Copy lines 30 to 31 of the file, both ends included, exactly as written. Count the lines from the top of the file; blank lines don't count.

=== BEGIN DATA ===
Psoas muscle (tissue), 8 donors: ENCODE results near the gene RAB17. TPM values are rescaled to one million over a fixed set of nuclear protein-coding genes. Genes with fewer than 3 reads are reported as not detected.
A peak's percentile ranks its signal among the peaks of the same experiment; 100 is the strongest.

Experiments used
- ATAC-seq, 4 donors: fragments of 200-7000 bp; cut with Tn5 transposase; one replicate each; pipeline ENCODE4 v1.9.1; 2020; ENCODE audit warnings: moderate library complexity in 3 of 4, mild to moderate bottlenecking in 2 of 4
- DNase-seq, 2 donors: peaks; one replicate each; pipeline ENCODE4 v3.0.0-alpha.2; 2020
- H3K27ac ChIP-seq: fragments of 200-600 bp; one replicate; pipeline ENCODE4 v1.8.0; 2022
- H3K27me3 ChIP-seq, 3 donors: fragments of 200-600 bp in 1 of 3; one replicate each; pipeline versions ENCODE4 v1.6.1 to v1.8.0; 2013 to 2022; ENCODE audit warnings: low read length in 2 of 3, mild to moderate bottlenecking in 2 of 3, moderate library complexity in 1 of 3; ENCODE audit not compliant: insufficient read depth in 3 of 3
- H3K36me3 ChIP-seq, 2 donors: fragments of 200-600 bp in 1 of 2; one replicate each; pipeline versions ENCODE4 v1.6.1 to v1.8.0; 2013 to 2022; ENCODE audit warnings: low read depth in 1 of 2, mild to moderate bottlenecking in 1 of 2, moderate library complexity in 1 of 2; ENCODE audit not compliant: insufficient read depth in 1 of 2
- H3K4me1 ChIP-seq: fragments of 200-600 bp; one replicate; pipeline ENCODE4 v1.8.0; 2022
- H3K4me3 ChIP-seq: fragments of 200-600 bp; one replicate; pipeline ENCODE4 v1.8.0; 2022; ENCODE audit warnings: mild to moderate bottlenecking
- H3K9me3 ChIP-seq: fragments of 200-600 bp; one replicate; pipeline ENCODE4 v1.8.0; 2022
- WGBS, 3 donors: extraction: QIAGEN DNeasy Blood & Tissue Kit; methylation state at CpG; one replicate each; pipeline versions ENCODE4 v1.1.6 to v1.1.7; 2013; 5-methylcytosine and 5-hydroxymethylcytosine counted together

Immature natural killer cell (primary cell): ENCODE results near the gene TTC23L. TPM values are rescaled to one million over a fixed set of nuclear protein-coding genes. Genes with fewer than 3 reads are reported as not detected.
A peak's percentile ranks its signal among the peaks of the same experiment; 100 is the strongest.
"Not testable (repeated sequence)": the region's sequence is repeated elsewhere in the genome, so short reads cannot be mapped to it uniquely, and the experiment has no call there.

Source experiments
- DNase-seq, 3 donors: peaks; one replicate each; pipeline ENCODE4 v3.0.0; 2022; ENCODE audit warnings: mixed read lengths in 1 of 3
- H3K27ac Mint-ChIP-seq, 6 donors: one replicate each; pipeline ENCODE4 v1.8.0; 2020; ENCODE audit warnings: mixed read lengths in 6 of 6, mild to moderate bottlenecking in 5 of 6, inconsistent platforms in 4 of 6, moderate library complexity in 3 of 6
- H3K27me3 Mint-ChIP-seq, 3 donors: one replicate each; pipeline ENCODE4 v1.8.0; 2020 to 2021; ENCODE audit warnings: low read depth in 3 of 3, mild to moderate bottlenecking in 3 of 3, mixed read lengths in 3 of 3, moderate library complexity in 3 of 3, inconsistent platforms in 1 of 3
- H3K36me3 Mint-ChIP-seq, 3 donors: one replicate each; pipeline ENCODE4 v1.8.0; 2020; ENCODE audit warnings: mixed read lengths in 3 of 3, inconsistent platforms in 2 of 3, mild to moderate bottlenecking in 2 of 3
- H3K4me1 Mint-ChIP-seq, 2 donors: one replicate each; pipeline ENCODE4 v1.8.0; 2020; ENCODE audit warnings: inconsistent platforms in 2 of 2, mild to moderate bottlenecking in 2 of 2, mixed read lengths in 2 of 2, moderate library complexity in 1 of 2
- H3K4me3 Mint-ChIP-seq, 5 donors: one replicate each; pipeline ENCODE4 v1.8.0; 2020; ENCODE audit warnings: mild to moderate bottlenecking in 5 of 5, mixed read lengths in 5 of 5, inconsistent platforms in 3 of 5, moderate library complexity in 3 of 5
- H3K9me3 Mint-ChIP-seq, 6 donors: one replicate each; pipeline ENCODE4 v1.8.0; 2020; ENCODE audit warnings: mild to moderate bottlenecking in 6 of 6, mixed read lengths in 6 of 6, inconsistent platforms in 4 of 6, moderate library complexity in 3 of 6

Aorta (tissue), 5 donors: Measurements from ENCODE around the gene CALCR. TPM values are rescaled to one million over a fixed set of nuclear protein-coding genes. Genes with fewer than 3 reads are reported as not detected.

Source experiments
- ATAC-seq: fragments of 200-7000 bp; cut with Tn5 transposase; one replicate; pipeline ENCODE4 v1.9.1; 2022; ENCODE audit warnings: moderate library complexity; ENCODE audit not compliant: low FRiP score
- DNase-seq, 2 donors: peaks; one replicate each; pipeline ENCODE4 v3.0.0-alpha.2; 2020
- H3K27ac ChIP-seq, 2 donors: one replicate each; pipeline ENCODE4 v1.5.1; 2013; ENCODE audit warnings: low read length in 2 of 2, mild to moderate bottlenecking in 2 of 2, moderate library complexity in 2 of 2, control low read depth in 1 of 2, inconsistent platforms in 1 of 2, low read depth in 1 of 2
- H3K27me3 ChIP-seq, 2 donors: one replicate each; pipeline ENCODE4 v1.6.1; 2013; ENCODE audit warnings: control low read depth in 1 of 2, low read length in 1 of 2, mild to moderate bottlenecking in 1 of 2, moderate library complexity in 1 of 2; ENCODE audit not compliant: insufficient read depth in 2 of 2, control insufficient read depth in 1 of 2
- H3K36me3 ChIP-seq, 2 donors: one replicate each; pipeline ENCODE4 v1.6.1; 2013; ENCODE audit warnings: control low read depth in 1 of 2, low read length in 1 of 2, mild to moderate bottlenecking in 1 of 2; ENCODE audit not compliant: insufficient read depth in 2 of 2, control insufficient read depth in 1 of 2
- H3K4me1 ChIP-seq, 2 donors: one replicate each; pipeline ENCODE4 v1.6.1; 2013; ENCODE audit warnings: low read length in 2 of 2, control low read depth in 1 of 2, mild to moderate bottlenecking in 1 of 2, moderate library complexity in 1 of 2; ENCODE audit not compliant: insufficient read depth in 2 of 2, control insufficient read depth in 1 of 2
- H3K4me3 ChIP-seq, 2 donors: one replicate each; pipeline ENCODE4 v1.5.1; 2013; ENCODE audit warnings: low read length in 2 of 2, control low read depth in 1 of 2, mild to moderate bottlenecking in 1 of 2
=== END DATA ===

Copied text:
- H3K36me3 ChIP-seq, 2 donors: one replicate each; pipeline ENCODE4 v1.6.1; 2013; ENCODE audit warnings: control low read depth in 1 of 2, low read length in 1 of 2, mild to moderate bottlenecking in 1 of 2; ENCODE audit not compliant: insufficient read depth in 2 of 2, control insufficient read depth in 1 of 2
- H3K4me1 ChIP-seq, 2 donors: one replicate each; pipeline ENCODE4 v1.6.1; 2013; ENCODE audit warnings: low read length in 2 of 2, control low read depth in 1 of 2, mild to moderate bottlenecking in 1 of 2, moderate library complexity in 1 of 2; ENCODE audit not compliant: insufficient read depth in 2 of 2, control insufficient read depth in 1 of 2